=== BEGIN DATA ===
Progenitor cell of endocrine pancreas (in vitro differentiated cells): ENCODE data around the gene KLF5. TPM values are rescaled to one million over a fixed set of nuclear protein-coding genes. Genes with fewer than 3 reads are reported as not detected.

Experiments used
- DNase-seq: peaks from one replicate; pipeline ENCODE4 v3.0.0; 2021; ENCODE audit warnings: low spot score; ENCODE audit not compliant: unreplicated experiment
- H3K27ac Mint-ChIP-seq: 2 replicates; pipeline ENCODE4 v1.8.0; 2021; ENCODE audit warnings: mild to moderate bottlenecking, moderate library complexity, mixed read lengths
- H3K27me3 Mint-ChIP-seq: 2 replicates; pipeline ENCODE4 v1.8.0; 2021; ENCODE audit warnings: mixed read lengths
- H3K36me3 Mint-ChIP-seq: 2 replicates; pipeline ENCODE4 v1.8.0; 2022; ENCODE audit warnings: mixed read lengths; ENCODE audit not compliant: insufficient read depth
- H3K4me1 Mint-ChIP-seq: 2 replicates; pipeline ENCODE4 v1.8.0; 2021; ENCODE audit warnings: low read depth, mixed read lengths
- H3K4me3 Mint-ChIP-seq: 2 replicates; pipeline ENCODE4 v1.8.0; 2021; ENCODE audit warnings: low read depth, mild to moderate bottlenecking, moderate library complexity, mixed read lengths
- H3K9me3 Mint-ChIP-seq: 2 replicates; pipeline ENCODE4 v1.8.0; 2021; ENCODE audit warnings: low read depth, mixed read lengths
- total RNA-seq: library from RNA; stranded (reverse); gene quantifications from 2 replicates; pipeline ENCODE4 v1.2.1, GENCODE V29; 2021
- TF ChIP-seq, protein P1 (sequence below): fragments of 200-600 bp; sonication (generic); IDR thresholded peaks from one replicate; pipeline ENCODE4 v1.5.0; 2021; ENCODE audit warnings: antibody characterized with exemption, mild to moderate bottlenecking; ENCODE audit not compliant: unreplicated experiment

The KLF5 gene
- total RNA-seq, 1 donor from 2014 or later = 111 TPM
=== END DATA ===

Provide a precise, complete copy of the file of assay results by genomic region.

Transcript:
Progenitor cell of endocrine pancreas (in vitro differentiated cells): ENCODE data around the gene KLF5. TPM values are rescaled to one million over a fixed set of nuclear protein-coding genes. Genes with fewer than 3 reads are reported as not detected.

Experiments used
- DNase-seq: peaks from one replicate; pipeline ENCODE4 v3.0.0; 2021; ENCODE audit warnings: low spot score; ENCODE audit not compliant: unreplicated experiment
- H3K27ac Mint-ChIP-seq: 2 replicates; pipeline ENCODE4 v1.8.0; 2021; ENCODE audit warnings: mild to moderate bottlenecking, moderate library complexity, mixed read lengths
- H3K27me3 Mint-ChIP-seq: 2 replicates; pipeline ENCODE4 v1.8.0; 2021; ENCODE audit warnings: mixed read lengths
- H3K36me3 Mint-ChIP-seq: 2 replicates; pipeline ENCODE4 v1.8.0; 2022; ENCODE audit warnings: mixed read lengths; ENCODE audit not compliant: insufficient read depth
- H3K4me1 Mint-ChIP-seq: 2 replicates; pipeline ENCODE4 v1.8.0; 2021; ENCODE audit warnings: low read depth, mixed read lengths
- H3K4me3 Mint-ChIP-seq: 2 replicates; pipeline ENCODE4 v1.8.0; 2021; ENCODE audit warnings: low read depth, mild to moderate bottlenecking, moderate library complexity, mixed read lengths
- H3K9me3 Mint-ChIP-seq: 2 replicates; pipeline ENCODE4 v1.8.0; 2021; ENCODE audit warnings: low read depth, mixed read lengths
- total RNA-seq: library from RNA; stranded (reverse); gene quantifications from 2 replicates; pipeline ENCODE4 v1.2.1, GENCODE V29; 2021
- TF ChIP-seq, protein P1 (sequence below): fragments of 200-600 bp; sonication (generic); IDR thresholded peaks from one replicate; pipeline ENCODE4 v1.5.0; 2021; ENCODE audit warnings: antibody characterized with exemption, mild to moderate bottlenecking; ENCODE audit not compliant: unreplicated experiment

The KLF5 gene
- total RNA-seq, 1 donor from 2014 or later = 111 TPM